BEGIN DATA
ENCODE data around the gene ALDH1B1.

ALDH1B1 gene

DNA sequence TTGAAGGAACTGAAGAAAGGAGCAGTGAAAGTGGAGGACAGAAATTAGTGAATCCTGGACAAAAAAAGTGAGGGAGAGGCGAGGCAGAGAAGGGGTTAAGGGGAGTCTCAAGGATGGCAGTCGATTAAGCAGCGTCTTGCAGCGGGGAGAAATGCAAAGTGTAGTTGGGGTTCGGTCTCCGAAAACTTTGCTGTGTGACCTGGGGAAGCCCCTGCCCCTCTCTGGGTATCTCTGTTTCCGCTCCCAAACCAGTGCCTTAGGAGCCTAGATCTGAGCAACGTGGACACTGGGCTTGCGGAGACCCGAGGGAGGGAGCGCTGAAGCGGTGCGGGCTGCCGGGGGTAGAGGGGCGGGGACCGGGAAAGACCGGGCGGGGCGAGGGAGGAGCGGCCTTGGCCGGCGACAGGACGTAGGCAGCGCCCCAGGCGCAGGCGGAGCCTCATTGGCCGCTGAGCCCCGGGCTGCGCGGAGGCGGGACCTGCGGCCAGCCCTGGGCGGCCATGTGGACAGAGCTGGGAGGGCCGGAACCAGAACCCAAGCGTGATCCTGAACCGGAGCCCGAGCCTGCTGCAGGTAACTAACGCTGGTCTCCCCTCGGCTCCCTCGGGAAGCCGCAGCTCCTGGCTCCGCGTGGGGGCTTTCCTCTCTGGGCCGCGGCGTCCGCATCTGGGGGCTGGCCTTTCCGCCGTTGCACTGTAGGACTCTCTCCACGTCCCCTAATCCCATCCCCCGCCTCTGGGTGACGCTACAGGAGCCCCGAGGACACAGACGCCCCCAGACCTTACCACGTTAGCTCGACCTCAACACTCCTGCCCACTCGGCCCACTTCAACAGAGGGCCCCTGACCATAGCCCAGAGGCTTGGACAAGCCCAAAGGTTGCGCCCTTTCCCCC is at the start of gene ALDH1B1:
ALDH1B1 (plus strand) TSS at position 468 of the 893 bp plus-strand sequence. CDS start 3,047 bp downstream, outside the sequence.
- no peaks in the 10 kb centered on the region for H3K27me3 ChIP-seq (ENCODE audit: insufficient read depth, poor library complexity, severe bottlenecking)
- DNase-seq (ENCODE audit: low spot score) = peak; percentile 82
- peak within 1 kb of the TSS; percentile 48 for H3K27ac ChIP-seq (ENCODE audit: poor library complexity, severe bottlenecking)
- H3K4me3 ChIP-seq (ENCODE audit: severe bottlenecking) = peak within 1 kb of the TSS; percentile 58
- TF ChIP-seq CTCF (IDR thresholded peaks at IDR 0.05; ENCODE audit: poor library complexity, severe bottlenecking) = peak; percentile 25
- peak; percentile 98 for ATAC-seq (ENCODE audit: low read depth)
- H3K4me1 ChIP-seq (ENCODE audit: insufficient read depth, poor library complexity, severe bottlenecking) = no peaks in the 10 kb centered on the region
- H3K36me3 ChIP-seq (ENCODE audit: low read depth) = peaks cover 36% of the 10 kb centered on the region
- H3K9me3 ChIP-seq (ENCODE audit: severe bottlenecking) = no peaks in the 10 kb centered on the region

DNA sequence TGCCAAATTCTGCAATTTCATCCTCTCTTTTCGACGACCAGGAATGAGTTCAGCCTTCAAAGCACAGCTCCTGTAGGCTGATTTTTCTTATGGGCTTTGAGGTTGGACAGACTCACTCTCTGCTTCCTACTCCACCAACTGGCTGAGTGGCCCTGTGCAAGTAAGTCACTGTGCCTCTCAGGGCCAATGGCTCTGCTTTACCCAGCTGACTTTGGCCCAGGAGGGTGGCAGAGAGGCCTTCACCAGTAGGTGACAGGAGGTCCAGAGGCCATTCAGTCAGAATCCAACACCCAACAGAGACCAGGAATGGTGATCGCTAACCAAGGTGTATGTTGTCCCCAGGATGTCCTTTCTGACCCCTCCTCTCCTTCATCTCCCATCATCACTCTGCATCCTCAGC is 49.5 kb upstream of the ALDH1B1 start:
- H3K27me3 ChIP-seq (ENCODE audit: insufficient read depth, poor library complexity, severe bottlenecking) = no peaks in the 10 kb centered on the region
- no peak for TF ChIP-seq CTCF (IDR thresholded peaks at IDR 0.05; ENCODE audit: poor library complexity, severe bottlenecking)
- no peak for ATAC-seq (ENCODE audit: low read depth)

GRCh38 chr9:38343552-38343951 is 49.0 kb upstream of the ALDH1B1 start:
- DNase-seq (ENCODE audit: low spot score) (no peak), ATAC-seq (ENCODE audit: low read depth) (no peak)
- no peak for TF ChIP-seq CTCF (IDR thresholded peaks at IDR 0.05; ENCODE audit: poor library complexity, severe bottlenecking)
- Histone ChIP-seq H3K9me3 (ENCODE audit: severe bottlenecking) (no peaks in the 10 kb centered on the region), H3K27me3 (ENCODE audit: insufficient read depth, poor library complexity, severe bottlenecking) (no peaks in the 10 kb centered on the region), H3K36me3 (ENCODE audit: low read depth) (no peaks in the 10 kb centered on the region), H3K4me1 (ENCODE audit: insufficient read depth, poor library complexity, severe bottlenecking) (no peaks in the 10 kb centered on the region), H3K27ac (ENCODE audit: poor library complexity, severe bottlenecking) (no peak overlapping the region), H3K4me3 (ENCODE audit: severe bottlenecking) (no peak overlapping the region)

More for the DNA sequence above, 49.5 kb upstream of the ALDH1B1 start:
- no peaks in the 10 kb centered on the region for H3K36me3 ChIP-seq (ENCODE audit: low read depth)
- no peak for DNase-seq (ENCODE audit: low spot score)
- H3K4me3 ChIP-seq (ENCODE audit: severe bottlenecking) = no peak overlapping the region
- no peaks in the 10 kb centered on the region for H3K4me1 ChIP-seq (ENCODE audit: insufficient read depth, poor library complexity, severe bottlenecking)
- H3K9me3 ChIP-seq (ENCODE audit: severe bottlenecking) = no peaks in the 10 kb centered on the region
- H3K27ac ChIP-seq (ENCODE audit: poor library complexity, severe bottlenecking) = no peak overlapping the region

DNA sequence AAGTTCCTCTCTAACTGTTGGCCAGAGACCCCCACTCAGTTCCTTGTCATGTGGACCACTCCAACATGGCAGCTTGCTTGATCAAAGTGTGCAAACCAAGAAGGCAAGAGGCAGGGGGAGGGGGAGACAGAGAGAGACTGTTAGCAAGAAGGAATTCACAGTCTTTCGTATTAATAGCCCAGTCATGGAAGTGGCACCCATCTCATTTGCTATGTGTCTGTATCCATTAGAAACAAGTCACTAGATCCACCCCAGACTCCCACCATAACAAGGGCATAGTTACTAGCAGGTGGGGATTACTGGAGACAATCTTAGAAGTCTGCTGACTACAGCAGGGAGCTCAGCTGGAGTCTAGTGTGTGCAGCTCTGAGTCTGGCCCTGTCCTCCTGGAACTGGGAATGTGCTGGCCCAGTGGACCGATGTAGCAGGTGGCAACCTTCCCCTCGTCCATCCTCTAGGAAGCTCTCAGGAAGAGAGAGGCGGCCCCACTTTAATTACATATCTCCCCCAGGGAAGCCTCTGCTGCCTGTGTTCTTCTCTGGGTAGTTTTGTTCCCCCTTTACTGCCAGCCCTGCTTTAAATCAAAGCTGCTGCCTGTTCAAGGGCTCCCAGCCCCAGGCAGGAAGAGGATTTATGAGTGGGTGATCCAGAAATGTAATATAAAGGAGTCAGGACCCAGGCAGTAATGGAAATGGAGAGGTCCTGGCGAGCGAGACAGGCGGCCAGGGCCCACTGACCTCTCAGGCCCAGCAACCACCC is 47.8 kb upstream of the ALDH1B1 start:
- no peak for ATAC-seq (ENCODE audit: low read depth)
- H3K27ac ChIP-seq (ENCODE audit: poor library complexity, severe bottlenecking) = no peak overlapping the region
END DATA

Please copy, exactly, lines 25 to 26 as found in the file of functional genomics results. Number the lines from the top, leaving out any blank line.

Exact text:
- H3K4me3 ChIP-seq (ENCODE audit: severe bottlenecking) = no peak overlapping the region
- no peaks in the 10 kb centered on the region for H3K4me1 ChIP-seq (ENCODE audit: insufficient read depth, poor library complexity, severe bottlenecking)